Some Observations on the Great Depression
Prescott, Edward C., Federal Reserve Bank of Minneapolis Quarterly Review
The prosperity of the 1920s in the United States was followed by the Great Depression in the 1930s. Will the prosperity of the 1980s and 1990s be followed by another great depression in the coming decade? This question is not that far-fetched. Depressions are not a thing of the past. The Japanese economy, for example, has been depressed for nearly a decade and is currently operating at a level far below trend. Argentina experienced a depression in the 1980s every bit as severe as the one experienced by the United States in the 1930s. The Brazilian economy is currently operating at a level well below trend and could fall even farther. Empirically, depressions are not a thing of the past, and only by understanding why depressions occurred in the past is there any hope of avoiding them in the future.
Given the importance of understanding depressions, I'm surprised that Harold Cole and Lee Ohanian (in an article in this issue of the Quarterly Review) are the first to study the Great Depression systematically from the perspective of neoclassical growth theory. I'm surprised because economists use growth theory to study economic growth and business cycle fluctuations quantitatively and to evaluate tax policies. Why hasn't growth theory been used to study the Great Depression? Perhaps because economists are reluctant to use standard theory to study an event that historically was treated as an aberration defying an equilibrium explanation.
Cole and Ohanian examine the Great Depression from the perspective of growth theory and show that growth theory cannot account for the Great Depression as a 10-year economic event. In the process of documenting deviations from existing theory, they define what a successful theory of the Great Depression must explain. Their analysis led me to conclude that the key to defining and explaining the Great Depression is the behavior of market hours worked per adult. (Cole and Ohanian report this measure of labor input as total hours. Adult is defined as 16 years and older.) Briefly, market hours worked per adult (from here on, simply market hours) dipped to 72 percent of their 1929 level in 1934 and remained low throughout the 1930s. Even in 1939, market hours were still only about 79 percent of their 1929 level.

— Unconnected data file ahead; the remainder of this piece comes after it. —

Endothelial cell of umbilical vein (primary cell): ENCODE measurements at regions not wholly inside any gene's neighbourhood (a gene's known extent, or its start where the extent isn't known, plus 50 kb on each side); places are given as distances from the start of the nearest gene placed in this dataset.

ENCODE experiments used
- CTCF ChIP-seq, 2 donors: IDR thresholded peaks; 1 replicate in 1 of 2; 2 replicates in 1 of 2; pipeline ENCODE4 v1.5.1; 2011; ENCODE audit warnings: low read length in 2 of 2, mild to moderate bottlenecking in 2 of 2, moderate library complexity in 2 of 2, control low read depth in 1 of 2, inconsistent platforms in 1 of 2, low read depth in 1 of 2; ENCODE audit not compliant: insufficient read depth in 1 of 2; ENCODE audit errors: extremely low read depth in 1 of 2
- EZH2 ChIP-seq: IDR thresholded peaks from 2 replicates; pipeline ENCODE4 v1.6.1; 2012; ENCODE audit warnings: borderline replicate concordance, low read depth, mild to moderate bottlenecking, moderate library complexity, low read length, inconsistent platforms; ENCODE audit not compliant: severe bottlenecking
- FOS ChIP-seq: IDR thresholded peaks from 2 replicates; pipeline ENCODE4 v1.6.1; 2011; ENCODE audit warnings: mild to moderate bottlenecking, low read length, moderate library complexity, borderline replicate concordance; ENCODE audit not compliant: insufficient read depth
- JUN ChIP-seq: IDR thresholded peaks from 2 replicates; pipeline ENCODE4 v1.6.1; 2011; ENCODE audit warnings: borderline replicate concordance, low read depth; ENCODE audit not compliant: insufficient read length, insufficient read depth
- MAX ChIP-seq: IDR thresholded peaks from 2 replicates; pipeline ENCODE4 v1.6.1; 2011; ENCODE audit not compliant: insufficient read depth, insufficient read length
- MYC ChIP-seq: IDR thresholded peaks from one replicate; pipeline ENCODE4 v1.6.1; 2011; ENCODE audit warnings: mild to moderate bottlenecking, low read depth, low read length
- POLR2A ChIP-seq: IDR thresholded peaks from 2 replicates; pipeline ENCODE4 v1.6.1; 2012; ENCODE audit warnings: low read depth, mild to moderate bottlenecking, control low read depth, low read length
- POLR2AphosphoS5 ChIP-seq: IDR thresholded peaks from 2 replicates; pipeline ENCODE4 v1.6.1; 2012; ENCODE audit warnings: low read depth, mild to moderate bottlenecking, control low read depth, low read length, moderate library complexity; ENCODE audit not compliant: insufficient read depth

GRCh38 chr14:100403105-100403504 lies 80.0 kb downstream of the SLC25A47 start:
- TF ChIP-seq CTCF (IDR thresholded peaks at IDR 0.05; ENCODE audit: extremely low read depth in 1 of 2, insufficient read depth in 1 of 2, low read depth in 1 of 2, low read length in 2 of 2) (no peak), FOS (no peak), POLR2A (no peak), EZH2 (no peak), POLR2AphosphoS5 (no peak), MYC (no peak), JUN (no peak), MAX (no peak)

By focusing on the entire decade of the 1930s, Cole and Ohanian shift the nature of the question from
Why was there such a big decline in output and employment between 1929 and 1933?
Why did the economy remain so depressed for the entire decade?
In particular, in the 1934-39 period, why didn't the economy recover from its depressed level? Cole and Ohanian show that the standard conjectures put forth to explain the Great Depression are not consistent with observations. In the last half of the 1930s, there were no banking crises. There was no deflation. There was a large increase in the money supply and a corresponding drop in the interest rate, just as the demand-for-money relation predicts. There was growth in total factor productivity. So why were market hours still 21 percent below their 1929 level in 1939? Given the considerable evidence against technology, monetary, or banking explanations, I am led, as Cole and Ohanian are, to the view that there must have been a fundamental change in labor market institutions and industrial policies that lowered steady-state, or normal, market hours.(1)
Before I explain why I think the behavior of market hours is the key to explaining the Great Depression, a brief review of growth theory is in order. The now-textbook theory includes two basic decisions. One is the consumption-investment decision, in which investment is roundabout consumption. That is, investment in more machines, office buildings, and factories today enhances future production possibilities, permitting greater consumption in the future. This feature of the production technology provides a way to transform consumption today into consumption in the future. …